0
o
,
x
0
]
Problem 6.1
Find the equation of motion of a block of mass m, suspended
by a linear spring (spring constant k), which is displaced
downwards from its equilibrium position and released with no
initial velocity.
Problem 6.2
A small mass "m" is fastened to a vertical wire that is under
tension I. What will be the natural frequency of vibration of the
mass if it is displaced laterally a slight distance and then re
leased?
Figure8
Problem 6.3
A rod (length l, with negligible mass) carries a mass m at its
upper end. It is supported by a linear spring (cf. drawing be
low).
Describe the motion of the rod if it is displaced from its vertical
position (small displacement to the left) and then released with
no initial velocity.
Figure9
The "momcnt orm" r is the perpendicular distance from the
z oxis to the arbitrary element Jm. Since the formulation in
volves r, the value of the moment of inertia is different for each
axis about which it is computed.
For a point mass, the moment of inertia is calculated from
equation [16] (where r is the perpendicular distance between
the point mass and the axis of rotation).
I = m. r
2
[16]
(for a point mass)
Parallelaxis theorem
If the moment of inertia of the body about an axis passing
through the body's mass center is known, then the moment of
inertia about any other parallel axis can be determined by using
the parallelaxis theorem.
Figure10
I = I
u
+ m J
2
[17]
Perpendicularaxis theorem
Radius of gyration
The moment of inertia of a body about a specified axis is some
times calculated using the radius of gyration, k. This is a geo
metrical property which has units of length. For a given solid, if
its mass and radius of gyration are known, the bodys moment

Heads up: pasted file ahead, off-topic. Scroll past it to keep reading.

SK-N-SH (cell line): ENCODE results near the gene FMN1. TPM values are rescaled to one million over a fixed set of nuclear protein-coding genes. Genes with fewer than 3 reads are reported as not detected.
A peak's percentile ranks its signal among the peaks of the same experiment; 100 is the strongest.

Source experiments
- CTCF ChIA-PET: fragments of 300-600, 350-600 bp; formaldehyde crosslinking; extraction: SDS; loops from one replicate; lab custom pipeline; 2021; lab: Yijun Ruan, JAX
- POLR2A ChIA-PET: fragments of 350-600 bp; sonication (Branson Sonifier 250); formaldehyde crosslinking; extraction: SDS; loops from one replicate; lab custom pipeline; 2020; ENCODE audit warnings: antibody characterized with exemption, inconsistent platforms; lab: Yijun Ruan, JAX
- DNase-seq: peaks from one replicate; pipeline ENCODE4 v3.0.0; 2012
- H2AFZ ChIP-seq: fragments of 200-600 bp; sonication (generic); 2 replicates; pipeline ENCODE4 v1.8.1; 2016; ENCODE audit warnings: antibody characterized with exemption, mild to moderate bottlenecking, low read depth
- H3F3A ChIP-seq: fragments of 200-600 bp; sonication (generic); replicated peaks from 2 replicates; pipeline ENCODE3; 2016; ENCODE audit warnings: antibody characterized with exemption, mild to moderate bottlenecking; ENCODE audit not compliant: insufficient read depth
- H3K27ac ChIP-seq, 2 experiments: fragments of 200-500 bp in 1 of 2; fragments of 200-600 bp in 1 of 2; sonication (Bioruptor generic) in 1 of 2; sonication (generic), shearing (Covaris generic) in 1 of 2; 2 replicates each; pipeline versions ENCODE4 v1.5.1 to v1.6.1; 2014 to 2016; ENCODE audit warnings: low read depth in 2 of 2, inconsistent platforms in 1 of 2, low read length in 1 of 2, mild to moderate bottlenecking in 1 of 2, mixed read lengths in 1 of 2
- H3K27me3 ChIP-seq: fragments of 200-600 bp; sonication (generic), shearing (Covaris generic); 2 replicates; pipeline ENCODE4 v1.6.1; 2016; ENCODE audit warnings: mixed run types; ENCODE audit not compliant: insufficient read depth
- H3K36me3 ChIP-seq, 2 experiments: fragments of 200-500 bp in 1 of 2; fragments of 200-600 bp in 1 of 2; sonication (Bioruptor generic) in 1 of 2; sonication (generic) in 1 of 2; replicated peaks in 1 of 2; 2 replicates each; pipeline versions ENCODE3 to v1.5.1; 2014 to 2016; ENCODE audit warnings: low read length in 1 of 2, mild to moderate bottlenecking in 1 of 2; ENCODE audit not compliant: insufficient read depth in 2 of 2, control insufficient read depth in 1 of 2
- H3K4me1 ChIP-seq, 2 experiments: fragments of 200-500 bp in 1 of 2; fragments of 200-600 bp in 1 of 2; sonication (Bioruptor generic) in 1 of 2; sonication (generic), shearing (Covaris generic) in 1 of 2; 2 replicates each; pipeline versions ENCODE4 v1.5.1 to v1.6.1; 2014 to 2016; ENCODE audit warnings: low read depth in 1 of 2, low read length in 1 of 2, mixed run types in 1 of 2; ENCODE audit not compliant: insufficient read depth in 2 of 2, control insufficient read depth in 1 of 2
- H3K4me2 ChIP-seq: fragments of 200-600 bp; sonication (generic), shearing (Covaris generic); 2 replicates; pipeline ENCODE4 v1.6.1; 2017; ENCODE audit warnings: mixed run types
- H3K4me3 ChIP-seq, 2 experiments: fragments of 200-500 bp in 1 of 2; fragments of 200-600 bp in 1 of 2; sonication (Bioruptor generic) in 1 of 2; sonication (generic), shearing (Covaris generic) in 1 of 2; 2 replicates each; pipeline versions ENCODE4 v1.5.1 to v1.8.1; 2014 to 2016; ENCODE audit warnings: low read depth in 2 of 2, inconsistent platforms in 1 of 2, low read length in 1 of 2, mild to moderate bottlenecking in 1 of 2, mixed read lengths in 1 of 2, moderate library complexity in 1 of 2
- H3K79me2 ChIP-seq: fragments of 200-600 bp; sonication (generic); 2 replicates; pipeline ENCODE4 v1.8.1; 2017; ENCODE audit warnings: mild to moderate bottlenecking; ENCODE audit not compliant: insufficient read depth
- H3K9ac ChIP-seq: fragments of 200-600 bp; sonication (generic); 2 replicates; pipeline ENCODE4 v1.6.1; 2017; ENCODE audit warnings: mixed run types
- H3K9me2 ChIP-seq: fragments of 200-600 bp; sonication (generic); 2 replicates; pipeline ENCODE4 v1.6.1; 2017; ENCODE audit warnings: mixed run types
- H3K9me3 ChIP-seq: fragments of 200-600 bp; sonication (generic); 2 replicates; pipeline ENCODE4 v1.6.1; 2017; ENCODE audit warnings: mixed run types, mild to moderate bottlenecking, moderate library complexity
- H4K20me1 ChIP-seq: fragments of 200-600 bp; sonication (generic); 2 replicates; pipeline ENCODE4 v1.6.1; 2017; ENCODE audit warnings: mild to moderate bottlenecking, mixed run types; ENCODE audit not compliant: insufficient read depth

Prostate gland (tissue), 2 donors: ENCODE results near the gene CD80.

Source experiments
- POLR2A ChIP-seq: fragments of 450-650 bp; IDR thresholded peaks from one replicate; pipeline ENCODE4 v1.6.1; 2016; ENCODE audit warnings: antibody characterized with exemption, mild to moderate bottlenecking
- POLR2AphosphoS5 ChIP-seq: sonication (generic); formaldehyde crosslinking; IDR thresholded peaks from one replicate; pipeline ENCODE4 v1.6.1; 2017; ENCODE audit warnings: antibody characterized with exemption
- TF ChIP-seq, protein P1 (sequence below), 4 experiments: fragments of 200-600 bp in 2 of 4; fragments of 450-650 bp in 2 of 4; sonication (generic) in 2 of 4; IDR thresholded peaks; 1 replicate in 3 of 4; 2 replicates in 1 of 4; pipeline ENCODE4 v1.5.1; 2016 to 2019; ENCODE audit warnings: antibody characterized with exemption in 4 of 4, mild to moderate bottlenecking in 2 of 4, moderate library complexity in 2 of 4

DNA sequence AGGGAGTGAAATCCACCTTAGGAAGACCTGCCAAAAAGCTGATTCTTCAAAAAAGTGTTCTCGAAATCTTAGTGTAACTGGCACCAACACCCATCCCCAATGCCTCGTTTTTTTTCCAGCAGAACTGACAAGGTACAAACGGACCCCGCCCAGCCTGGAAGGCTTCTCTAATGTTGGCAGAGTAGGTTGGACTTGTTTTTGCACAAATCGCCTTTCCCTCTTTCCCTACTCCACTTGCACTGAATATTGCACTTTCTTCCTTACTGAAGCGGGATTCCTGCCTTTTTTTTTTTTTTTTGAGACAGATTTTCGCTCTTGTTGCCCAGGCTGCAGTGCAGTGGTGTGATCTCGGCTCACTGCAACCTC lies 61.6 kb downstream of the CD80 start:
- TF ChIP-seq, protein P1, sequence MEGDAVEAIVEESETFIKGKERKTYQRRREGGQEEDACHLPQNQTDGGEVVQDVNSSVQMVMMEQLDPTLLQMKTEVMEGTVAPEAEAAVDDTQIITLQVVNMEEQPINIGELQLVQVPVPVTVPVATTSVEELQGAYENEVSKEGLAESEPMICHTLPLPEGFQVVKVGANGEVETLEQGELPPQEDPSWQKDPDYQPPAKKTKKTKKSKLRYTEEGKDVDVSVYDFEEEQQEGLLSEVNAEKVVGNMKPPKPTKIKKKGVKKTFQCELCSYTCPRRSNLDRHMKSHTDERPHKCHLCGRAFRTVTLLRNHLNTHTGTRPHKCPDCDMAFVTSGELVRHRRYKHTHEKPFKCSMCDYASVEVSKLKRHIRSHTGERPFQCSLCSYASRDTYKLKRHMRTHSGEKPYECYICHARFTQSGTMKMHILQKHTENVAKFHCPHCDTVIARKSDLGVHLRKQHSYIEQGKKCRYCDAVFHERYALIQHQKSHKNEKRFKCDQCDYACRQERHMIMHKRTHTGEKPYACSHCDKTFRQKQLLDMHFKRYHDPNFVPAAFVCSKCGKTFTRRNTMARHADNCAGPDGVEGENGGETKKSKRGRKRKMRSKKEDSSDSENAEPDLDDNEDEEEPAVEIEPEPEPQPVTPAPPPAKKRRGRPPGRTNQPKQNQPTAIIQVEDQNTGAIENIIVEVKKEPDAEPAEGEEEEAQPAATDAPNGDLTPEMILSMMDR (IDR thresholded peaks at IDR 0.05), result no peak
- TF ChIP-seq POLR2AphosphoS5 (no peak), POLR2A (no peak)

of inertia is obtained using equation [18]
I = m k
2
[18]
Composite bodies
If a body consists of a number of simple shapes such as disks,
spheres, and rods, the moment of inertia of the body about any
axis can be determined by adding algebraically the moments of
inertia of all the composite shapes computed about the axis.
Problem 6.4
Determine the moment of inertia for each of the following
situations:
Problem 6.5
Determine the moment of inertia I
Problem 6.6
The paraboloid shown is formed by revolving the shaded area
around the x oxis. Determine the radius of gyration k
x
. The
density of the material is p = SHg m
3
.
Problem 6.7
The right circular cone shown is formed by revolving the
shaded area around the x axis. Determine the moment of iner
tia I
x
and express the result in terms of the total mass m of the
cone. The cone has a constant density p.
Problem 6.8
The body of arbitrary shape has a mass m, mass center at 0,
and a radius of gyration about 0 of k
u
. If it is displaced a slight
amount 0 from its equilibrium position and released, determine
the natural period of vibration.
Problem 6.9
The bent rod shown has a negligible mass and supports a
collar at its end. If the rod is in the equilibrium position shown,
determine the natural period of vibration for the system.
+k0 = u
[24]
k

= k
]
[26]
Springs in series
Consider two springs in series (Figure 15).
Figure15
Find the stiffness of the equivalent spring k

.
In the case of arbitrarily many springs in series, the spring con
stant of the equivalent spring is found from
The flexibility (compliance) of a spring is defined as the inverse
of the stiffness:
lcxibility () =
1
k
[27]
Problem 6.10
An elastic beam (exural rigidity EI) with negligible mass sup
ports a box (mass m) as shown below. Find the natural circu
lar frequency of the system.
Problem 6.11
Determine the natural circular frequency of the system(s)
shown below.